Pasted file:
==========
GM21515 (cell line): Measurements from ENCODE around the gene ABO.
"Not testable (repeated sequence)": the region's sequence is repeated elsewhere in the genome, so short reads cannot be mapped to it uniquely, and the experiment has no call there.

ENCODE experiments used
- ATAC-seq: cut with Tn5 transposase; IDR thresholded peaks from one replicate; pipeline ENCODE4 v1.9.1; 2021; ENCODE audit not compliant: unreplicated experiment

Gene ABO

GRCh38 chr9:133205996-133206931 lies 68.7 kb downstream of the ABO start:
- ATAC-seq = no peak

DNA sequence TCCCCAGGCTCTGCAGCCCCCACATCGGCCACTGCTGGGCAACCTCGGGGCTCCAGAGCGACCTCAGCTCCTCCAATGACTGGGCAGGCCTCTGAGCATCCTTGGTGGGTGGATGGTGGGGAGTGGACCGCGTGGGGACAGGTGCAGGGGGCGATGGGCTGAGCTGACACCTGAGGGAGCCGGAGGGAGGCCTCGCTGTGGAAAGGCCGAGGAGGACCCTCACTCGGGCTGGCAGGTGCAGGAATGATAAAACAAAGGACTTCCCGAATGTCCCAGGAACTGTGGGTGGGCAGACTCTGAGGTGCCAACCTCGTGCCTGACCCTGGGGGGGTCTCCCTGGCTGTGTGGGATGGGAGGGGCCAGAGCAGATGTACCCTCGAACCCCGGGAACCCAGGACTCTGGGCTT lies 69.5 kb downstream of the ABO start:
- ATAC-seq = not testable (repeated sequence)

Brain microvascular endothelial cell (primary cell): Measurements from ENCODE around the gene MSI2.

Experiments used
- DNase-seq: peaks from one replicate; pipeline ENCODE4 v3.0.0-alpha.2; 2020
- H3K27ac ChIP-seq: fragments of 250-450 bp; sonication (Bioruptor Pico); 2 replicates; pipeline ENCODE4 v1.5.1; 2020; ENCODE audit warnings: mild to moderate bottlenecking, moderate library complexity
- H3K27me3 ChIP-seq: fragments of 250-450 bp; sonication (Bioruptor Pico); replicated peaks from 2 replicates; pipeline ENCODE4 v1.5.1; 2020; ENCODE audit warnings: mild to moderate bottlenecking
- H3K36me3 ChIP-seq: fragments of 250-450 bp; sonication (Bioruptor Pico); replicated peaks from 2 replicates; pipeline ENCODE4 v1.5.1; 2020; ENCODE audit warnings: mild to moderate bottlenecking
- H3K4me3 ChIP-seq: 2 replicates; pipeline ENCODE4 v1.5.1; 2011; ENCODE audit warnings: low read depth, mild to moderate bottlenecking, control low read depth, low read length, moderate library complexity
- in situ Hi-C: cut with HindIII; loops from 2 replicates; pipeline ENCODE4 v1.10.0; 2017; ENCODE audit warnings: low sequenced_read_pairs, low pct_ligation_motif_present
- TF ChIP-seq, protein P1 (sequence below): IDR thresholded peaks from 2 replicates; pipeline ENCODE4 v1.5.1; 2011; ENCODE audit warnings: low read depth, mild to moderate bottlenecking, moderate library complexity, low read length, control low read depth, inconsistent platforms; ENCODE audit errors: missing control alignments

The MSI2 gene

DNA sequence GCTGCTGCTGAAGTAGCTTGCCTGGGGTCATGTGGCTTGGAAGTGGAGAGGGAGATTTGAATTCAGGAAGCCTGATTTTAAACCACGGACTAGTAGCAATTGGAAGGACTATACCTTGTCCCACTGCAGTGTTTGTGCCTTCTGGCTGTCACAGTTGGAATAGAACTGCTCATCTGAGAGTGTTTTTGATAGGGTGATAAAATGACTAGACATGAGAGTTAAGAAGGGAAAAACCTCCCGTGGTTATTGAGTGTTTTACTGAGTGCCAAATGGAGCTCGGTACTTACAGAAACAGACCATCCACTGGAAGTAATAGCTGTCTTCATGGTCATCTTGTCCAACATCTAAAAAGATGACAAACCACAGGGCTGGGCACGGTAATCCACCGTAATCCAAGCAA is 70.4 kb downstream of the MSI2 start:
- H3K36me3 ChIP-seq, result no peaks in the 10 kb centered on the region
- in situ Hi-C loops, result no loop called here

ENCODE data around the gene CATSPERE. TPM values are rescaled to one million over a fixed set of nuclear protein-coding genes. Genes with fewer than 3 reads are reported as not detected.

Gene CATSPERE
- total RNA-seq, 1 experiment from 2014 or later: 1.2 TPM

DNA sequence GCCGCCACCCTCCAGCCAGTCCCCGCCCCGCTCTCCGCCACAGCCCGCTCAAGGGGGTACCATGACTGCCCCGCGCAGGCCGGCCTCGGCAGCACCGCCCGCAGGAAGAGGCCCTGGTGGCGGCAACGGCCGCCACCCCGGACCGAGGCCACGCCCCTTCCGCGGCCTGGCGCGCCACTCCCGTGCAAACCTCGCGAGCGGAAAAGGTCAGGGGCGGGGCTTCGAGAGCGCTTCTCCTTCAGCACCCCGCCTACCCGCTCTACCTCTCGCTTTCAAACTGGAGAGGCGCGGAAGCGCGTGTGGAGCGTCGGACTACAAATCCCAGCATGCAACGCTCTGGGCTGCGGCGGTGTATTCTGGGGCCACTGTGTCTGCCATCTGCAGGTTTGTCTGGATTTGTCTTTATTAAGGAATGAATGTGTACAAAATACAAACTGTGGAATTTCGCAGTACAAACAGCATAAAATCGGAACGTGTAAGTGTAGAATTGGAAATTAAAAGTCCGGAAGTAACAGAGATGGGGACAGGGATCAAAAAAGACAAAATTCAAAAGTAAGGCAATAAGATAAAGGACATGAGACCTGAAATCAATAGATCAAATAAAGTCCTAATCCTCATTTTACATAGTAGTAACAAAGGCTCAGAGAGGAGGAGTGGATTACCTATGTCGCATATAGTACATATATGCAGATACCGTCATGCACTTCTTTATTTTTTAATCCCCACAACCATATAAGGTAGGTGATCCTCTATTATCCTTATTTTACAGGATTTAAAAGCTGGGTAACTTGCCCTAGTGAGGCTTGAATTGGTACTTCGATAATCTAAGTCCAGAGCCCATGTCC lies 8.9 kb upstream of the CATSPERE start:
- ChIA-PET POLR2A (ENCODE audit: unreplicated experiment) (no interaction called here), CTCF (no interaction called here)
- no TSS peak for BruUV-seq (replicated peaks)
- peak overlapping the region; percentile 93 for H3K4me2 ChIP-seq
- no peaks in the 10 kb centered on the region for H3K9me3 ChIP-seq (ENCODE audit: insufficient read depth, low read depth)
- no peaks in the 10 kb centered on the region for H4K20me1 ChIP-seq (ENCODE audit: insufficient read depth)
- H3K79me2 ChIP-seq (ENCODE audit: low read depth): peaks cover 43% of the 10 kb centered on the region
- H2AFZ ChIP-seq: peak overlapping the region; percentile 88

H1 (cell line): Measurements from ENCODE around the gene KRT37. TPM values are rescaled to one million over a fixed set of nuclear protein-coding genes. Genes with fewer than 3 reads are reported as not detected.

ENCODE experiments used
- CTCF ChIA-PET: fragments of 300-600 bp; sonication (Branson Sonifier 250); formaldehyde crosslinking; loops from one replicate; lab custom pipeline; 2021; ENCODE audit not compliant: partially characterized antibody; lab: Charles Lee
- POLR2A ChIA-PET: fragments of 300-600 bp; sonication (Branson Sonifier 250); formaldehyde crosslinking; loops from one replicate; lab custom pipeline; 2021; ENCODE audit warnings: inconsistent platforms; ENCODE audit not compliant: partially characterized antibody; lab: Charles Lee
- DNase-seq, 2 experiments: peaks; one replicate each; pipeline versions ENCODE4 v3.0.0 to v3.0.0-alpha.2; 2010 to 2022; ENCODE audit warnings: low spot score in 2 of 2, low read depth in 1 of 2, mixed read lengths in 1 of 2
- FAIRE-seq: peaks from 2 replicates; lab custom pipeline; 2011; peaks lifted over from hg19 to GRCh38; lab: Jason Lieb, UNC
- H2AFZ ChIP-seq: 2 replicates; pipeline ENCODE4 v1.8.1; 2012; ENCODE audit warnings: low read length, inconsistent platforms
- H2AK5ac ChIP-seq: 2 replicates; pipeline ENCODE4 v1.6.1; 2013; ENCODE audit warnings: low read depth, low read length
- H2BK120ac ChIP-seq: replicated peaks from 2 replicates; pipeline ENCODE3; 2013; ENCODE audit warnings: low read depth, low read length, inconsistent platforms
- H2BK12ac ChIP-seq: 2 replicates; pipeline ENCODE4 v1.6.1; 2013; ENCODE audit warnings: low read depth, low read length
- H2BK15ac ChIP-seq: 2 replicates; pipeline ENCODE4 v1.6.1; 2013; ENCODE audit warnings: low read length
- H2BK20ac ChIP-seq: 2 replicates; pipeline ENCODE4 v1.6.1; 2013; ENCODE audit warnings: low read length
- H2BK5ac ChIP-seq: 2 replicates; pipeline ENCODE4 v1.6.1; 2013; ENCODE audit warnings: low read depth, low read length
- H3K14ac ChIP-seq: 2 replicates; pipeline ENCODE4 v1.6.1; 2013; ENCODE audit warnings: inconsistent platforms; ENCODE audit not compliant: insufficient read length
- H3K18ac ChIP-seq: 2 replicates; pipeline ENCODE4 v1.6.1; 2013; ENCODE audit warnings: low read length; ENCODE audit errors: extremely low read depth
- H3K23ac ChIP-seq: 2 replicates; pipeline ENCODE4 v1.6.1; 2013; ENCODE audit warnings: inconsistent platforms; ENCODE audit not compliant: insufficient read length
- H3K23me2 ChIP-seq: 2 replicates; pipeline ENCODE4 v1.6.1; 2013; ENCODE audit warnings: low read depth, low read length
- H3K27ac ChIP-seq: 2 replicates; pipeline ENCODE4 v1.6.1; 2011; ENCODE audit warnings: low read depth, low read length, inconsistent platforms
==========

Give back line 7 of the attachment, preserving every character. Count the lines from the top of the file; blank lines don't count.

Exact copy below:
- ATAC-seq = no peak